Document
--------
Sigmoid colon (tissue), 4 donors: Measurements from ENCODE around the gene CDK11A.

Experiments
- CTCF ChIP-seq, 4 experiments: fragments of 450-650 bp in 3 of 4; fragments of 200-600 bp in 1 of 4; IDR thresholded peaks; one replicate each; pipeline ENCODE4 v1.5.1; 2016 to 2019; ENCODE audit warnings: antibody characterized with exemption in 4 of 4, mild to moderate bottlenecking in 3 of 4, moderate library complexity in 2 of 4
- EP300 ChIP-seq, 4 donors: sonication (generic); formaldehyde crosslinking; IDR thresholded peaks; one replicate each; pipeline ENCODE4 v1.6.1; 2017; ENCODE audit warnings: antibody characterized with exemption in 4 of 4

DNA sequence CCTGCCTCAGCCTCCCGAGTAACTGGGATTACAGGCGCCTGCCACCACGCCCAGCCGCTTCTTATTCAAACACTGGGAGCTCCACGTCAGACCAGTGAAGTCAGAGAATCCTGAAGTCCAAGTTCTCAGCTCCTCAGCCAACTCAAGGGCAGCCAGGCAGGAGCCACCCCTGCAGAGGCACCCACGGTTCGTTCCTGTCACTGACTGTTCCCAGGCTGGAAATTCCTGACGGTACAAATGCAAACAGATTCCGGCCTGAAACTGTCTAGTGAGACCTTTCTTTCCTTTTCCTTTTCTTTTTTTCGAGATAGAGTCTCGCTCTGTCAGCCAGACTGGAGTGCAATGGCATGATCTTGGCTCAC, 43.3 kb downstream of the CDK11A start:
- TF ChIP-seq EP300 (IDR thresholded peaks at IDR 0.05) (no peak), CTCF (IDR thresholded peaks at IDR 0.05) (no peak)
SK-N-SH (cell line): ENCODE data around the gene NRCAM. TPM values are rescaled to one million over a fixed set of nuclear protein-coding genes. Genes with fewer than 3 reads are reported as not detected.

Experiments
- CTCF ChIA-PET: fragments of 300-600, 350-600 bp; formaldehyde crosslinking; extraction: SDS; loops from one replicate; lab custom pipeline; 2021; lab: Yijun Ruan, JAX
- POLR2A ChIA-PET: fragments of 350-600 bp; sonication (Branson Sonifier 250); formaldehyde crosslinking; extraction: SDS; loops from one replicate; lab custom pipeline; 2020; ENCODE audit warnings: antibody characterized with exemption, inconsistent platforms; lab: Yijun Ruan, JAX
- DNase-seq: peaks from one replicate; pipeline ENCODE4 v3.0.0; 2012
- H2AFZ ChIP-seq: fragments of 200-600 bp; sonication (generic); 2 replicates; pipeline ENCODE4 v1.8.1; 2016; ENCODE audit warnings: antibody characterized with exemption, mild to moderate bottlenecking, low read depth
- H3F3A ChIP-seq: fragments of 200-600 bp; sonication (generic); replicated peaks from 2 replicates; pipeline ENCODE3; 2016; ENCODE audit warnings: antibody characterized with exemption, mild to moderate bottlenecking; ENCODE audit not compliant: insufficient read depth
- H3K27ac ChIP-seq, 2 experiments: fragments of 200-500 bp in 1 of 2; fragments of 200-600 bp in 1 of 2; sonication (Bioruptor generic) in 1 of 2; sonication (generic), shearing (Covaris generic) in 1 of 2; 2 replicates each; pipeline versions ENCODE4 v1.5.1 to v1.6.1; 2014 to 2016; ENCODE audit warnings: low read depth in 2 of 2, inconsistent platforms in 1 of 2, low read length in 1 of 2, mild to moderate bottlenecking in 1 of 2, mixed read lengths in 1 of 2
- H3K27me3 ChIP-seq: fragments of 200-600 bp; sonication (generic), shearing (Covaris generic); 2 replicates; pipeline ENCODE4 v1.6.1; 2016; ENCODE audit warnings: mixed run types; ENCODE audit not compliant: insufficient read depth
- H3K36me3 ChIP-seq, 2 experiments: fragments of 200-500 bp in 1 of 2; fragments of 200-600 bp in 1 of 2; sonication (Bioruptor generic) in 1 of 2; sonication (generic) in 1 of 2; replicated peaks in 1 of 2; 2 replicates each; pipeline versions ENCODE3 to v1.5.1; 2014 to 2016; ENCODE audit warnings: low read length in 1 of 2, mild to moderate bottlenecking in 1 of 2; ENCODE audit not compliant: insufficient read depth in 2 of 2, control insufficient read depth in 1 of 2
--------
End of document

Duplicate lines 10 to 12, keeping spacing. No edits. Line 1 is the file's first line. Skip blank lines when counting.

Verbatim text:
- POLR2A ChIA-PET: fragments of 350-600 bp; sonication (Branson Sonifier 250); formaldehyde crosslinking; extraction: SDS; loops from one replicate; lab custom pipeline; 2020; ENCODE audit warnings: antibody characterized with exemption, inconsistent platforms; lab: Yijun Ruan, JAX
- DNase-seq: peaks from one replicate; pipeline ENCODE4 v3.0.0; 2012
- H2AFZ ChIP-seq: fragments of 200-600 bp; sonication (generic); 2 replicates; pipeline ENCODE4 v1.8.1; 2016; ENCODE audit warnings: antibody characterized with exemption, mild to moderate bottlenecking, low read depth